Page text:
Air Pollution in Europe 1997
EEA Environmental Monograph No. 4
|Table of contents|
|Societal trends and target sectors|
The designations employed and the presentation of material in this publication do not imply the expression of any opinion whatsoever on the part of the European Commission or the European Environment Agency concerning the legal status of any country or territory, and the boundaries shown on maps do not imply official endorsement or acceptance.
Europe and in particular the European Union is making progress in reducing some air pollution and its impact on human health and ecosystems. The main improvements have been in acidification and urban air quality, due to the reduction of sulphur emissions from point sources and the introduction of unleaded petrol for passenger cars. However, even these improvements have not been sufficient to achieve acceptable levels of sulphur and lead in the environment in many parts of Europe. For other environmental problems related to air pollution (climate change and tropospheric ozone) there has been no improvement, or only stabilisation, in recent years. For all air related environmental problems, the policies and measures to abate emissions have been largely offset by an increase in the driving forces behind the pressures, particularly in the transport sector. Further substantial reductions of all atmospheric emissions are needed to reach target levels for air quality and for exceedances of critical loads on ecosystems.
According to the European Environment Agency Regulation (1210/90) the EEA is required to provide objective, reliable, and comparable information at the European level, in order to support policy making and increase public awareness. This report, "Air Pollution in Europe 1997", which is timed to support new EU policy initiatives in 1997/8, assesses several environmental problems in which air pollution plays a major role. The main focus of the report is on pressures, state and impacts, but information is also provided on the main driving forces that influence the state of the environment (see Figure 1). The report can be regarded as a building block for the production of an Annual Indicator Report and covers the following five environmental problems:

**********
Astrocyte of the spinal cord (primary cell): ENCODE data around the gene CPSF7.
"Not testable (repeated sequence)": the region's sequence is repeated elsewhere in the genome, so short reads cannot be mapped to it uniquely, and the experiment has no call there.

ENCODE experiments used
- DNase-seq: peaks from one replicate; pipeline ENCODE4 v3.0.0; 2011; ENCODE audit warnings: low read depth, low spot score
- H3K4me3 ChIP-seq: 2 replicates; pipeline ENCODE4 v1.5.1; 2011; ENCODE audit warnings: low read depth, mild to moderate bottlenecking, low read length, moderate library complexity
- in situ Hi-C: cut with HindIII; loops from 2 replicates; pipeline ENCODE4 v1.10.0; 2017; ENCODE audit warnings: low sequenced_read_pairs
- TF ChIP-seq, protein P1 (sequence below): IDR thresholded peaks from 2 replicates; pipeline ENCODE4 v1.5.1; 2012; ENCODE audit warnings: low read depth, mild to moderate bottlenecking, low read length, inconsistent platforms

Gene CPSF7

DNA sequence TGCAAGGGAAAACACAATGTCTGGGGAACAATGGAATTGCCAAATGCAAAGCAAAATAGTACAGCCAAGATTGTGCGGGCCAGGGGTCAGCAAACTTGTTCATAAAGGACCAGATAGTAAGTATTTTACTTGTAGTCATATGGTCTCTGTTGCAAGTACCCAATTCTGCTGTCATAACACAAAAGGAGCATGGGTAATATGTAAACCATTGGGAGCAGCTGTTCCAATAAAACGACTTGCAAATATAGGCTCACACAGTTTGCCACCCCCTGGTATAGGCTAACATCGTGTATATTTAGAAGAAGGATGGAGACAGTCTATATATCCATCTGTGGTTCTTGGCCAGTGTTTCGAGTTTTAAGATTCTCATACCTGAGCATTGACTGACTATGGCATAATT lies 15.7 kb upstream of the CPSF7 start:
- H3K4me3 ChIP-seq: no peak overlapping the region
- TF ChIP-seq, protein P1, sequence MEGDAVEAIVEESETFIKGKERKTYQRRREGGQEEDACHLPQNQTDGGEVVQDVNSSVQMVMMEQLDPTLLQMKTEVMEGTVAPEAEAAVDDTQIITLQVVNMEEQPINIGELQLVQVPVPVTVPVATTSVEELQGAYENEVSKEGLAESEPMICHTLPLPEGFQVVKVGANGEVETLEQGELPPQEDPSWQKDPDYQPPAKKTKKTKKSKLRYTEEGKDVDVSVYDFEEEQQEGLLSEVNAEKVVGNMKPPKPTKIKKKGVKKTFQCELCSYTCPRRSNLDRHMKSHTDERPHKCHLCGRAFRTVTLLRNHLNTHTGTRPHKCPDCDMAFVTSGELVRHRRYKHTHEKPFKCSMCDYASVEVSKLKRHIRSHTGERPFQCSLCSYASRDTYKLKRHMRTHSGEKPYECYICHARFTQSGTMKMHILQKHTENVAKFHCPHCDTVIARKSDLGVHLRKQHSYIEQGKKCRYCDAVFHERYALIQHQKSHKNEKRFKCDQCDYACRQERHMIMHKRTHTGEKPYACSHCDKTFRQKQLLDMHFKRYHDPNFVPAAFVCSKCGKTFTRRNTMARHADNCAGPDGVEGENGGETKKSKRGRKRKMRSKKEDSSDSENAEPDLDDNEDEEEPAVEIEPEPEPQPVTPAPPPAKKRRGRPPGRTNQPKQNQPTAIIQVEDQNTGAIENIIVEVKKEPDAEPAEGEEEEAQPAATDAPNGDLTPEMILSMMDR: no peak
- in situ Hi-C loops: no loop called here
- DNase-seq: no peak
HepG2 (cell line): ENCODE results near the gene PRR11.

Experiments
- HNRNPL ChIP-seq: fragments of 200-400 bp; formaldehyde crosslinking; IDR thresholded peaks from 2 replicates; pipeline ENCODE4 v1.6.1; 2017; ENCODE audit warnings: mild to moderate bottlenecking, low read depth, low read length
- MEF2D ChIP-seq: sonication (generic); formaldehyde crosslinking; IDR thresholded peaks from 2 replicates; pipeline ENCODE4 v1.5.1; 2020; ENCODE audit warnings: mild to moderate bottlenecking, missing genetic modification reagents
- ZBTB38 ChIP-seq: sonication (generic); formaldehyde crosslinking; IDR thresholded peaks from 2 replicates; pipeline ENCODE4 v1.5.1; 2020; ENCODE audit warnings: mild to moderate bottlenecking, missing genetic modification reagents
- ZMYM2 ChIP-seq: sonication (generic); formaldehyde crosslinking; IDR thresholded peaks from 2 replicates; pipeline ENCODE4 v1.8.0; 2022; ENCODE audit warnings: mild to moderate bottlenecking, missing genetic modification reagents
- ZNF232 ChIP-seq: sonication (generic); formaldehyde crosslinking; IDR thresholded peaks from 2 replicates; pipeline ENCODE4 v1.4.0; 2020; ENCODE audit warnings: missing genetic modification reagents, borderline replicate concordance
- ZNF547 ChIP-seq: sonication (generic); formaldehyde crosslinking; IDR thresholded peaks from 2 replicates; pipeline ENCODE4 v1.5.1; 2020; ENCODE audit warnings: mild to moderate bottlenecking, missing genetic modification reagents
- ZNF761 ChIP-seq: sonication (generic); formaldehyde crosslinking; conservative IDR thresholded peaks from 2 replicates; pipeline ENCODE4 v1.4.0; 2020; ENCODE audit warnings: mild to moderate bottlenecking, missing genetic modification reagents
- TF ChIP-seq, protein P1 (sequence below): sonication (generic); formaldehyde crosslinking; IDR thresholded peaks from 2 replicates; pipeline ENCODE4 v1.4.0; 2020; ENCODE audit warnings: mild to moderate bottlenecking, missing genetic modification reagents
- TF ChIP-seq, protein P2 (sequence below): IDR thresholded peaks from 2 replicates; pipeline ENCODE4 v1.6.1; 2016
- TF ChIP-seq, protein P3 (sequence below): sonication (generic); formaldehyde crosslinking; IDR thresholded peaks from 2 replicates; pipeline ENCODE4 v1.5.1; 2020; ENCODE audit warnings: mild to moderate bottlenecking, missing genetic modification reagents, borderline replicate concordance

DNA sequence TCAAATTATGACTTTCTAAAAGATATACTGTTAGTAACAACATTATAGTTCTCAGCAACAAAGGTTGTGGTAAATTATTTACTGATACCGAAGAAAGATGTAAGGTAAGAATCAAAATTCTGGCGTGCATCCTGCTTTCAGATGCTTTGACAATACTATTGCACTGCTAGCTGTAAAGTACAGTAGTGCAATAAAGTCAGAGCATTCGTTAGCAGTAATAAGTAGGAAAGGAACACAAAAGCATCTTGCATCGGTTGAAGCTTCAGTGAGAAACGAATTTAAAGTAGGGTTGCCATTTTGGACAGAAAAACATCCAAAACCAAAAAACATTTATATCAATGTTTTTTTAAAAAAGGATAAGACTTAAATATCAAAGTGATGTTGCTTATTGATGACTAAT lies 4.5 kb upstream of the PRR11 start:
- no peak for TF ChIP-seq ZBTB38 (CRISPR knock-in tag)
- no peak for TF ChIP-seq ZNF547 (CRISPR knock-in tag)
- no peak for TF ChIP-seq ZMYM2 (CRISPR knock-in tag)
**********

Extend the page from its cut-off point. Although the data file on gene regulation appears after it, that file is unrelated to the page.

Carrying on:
- climate change
- eutrophication (atmospheric deposition)
- urban air quality, and
- tropospheric ozone.
The report covers the 15 EU Member States (EU15), which are the main clients of the EEA. However, the report includes also information from other European countries and Parties to the UN-ECE Convention on Long-Range Transboundary Air Pollution (CLRTAP), since this convention plays a significant role in reducing transboundary air pollution in Europe.
Figure 1 The DPSIR
Source : EEA
The main conclusions of the report are:
- only a relatively small number of pollutants released by human activities in the five economic sectors targeted in the EU fifth Environmental Action Programme (5EAP) contribute to five of the main environmental problems currently facing Europe;
- some improvements have emerged in recent years, particularly in those environmental problems which have been recognised for some time, where remedial measures are readily available, and where abatement measures and policy can be very specifically targeted, such as urban lead concentrations from leaded petrol, or acidification caused partly by sulphur emissions from large point sources, such as power plants;
- other problems such as climate change, urban air quality and tropospheric ozone, are more difficult to tackle, either due to increased economic activity or due to the large and increasing number of diffuse emission sources based on fossil fuels, for example vehicles.
However since the same pollutant in many cases is relevant for several of the environmental problems , reductions of emissions to improve one problem will also benefit others. For example, reductions of CO2 emissions to address climate change will also reduce SO2 , NOx and CO emissions and hence improve acidification, tropospheric ozone and urban air quality.
Figure 2 The
Source : EEA
Finally, as shown by the example of tropospheric ozone, small reductions in precursor emissions can lead to an increase in local ozone concentrations (due to non-linear chemistry dependent on NOx and NMVOC precursors). Hence it may be necessary to achieve large precursor emission reductions in order to reduce tropospheric ozone levels-but as we have seen ,this may be cost-effective because such reductions will also help reduce other problems such as acidification, eutrophication and air quality.
The current status of the main (pressure) indicators is analysed in the chapters on environmental problems on air pollution and is summarised here in relation to the targets (in EU 5EAP and/or other relevant international targets and obligations). The focus in this summary is on EU15 (table 1).
Based on the summary in table 1 regarding EU15 pressure indicators, and additional information on state and impact indicators in the environmental problem chapters regarding the rest of Europe (in particular Parties to UNECE/CLRTAP), conclusions are presented for each of the four environmental problems covered in this report.
Table 1 Assessment of environmental progress (pressure indicators) in achieving 2000 targets for EU15